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Chosen by God – Passages About All, the World, and Whosoever

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As noted in the previous post, there are many passages in the Old and New Testaments that speak about the idea of God choosing to save some individuals out of fallen humanity — not based on what they have done or will do, but rather, is based on God’s goodness and for the praise of His glory. How do these passages and the idea of election cohere with a number of passages that point to a call and opportunity to all to be saved? Let’s look at some of these passages more closely as we seek to pay attention to the whole of Scripture as we construct our theological views and beliefs.

Whoever and the World
The first passage people often turn to in these discussions is also the most famous verse in the Bible: John 3:16, “For God so loved the world, that he gave his only Son, that whoever believes in him should not perish but have eternal life.” This verse points to the fact that Jesus’s ministry came as a result of God’s love for the “world” (as opposed to a portion of the world) and that “whoever” believes has eternal life – seemingly pointing to the idea that anyone and everyone (not just a certain group) can believe.

These ideas about the ministry of Jesus for the world and a call for all people to believe can be found in a number of other passages. Here are some of other key passages (all translations ESV):

Isaiah 55:1 Come, everyone who thirsts, come to the waters; and he who has no money, come, buy and eat! Come, buy wine and milk without money and without price.

John 1:29 (also 36): The next day he saw Jesus coming toward him, and said, “Behold, the Lamb of God, who takes away the sin of the world!”

John 6:33 (also 51): For the bread of God is he who comes down from heaven and gives life to the world.

John 12:32: And I, when I am lifted up from the earth, will draw all people to myself.

Acts 17:30: The times of ignorance God overlooked, but now he commands all people everywhere to repent.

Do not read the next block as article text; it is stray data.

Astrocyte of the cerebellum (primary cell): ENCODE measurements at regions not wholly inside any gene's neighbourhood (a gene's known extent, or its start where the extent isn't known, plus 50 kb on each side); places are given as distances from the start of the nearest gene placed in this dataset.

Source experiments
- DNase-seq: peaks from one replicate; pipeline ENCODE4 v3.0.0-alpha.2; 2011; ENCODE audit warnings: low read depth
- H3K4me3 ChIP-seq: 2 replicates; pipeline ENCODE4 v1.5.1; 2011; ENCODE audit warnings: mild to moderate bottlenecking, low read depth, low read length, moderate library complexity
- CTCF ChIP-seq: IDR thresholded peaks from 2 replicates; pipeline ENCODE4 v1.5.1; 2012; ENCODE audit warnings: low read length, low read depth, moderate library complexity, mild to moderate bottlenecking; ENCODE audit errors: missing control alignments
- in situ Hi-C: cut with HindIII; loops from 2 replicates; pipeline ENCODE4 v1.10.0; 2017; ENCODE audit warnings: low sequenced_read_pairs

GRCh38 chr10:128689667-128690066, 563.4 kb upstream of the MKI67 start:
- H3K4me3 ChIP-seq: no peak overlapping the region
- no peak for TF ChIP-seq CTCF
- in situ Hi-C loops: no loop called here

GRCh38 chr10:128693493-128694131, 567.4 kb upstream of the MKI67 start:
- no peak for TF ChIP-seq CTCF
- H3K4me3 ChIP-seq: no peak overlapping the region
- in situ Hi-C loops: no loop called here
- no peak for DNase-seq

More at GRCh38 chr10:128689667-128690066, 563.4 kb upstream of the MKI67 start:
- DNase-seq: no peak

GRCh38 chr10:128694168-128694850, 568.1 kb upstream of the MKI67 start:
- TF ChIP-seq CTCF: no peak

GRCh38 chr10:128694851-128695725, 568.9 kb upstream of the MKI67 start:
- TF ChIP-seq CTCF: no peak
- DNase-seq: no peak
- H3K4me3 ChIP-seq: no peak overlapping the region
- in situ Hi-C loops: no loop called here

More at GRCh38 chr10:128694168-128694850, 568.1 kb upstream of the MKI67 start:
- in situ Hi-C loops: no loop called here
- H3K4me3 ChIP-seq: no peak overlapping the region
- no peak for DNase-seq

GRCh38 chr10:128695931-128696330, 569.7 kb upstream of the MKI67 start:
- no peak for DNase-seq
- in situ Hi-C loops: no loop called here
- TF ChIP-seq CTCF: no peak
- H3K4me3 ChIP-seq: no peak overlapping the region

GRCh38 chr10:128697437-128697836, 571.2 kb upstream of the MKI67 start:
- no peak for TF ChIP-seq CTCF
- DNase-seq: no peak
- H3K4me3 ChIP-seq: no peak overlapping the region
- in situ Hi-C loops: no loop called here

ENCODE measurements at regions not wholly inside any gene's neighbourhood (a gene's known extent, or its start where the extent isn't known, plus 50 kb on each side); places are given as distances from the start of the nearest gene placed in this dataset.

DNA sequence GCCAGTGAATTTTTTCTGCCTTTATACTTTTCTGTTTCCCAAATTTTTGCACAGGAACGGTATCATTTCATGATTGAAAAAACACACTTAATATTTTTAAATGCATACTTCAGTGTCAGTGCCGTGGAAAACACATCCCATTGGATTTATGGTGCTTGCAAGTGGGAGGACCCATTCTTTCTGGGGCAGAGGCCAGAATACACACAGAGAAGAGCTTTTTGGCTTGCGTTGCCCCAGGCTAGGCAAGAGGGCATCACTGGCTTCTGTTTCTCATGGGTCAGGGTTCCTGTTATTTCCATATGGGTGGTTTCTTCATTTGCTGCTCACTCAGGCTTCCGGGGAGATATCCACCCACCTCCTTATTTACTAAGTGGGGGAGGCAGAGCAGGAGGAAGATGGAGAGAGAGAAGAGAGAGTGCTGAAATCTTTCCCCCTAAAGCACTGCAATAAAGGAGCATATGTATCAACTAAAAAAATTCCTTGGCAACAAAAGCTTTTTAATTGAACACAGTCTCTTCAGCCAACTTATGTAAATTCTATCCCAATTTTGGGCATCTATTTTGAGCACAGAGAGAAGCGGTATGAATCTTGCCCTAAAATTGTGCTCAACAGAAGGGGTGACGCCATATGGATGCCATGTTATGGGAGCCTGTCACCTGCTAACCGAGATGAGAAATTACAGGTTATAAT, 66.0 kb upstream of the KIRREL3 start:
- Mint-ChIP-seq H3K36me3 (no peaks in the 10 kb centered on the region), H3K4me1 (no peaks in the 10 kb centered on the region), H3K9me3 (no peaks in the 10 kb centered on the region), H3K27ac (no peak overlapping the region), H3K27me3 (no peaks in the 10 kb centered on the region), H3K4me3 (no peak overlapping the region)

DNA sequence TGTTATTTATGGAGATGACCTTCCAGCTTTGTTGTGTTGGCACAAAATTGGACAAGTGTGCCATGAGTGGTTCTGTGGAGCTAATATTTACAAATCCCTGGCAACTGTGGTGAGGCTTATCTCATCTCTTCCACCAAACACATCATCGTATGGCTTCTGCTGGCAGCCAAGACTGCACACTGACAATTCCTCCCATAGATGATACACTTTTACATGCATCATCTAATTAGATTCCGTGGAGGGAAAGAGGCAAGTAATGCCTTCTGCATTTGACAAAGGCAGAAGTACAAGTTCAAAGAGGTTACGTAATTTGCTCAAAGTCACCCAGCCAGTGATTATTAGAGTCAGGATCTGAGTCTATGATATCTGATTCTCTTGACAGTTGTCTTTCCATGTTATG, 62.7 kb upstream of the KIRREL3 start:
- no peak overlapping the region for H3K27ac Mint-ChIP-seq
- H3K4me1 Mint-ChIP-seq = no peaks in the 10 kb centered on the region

1 Timothy 2:3-6: This is good, and it is pleasing in the sight of God our Savior, who desires all people to be saved and to come to the knowledge of the truth. For there is one God, and there is one mediator between God and men, the man Christ Jesus, who gave himself as a ransom for all, which is the testimony given at the proper time.

1 Timothy 4:10: For to this end we toil and strive, because we have our hope set on the living God, who is the Savior of all people, especially of those who believe.

Titus 2:11: For the grace of God has appeared, bringing salvation for all people,

1 John 2:2: He is the propitiation for our sins, and not for ours only but also for the sins of the whole world.

2 Peter 3:9: The Lord is not slow to fulfill his promise as some count slowness, but is patient toward you, not wishing that any should perish, but that all should reach repentance.

What Does The “World” and “All” Mean?
Our first thought when we read the phrase “the world” may be about each and every single person in the world. This makes sense in a global, inclusive age. However, that was not the world in which the writings of Scripture first appeared, and the term itself has many different meanings…even with the writings of the New Testament. Thus, the idea of “the world” in these passages was the controversial statement that God’s plan was not just for one particular nation of the world, but rather for people from all nations and all lands! The Bible affirms that people will be saved from every nation (Revelation 5:9; 7:9), so the idea is not exclusive of all individuals but rather exclusive of all groups in the world. Alongside of various passages that speak about Jesus dying for the world are those that focus more particularly on him dying for the church (John 10:11, 15 Acts 20:28; Ephesians 5:25). For example, a group that includes sheep that Jesus said were “not of this fold” (John 10:16) as he ministered among the Jewish people of his time and includes “many” (Matthew 20:28; 26:28; also see Isaiah 53:12; Hebrews 9:28), and thus outside a particular group. Jesus’s statements about not losing any that the Father has given and drawing all these sheep to himself (John 6:37; 10:16) also points to a more narrow definition of the world than all people; if all people means all peoples, then it would seem that some for whom Christ died and calls do not come to be saved.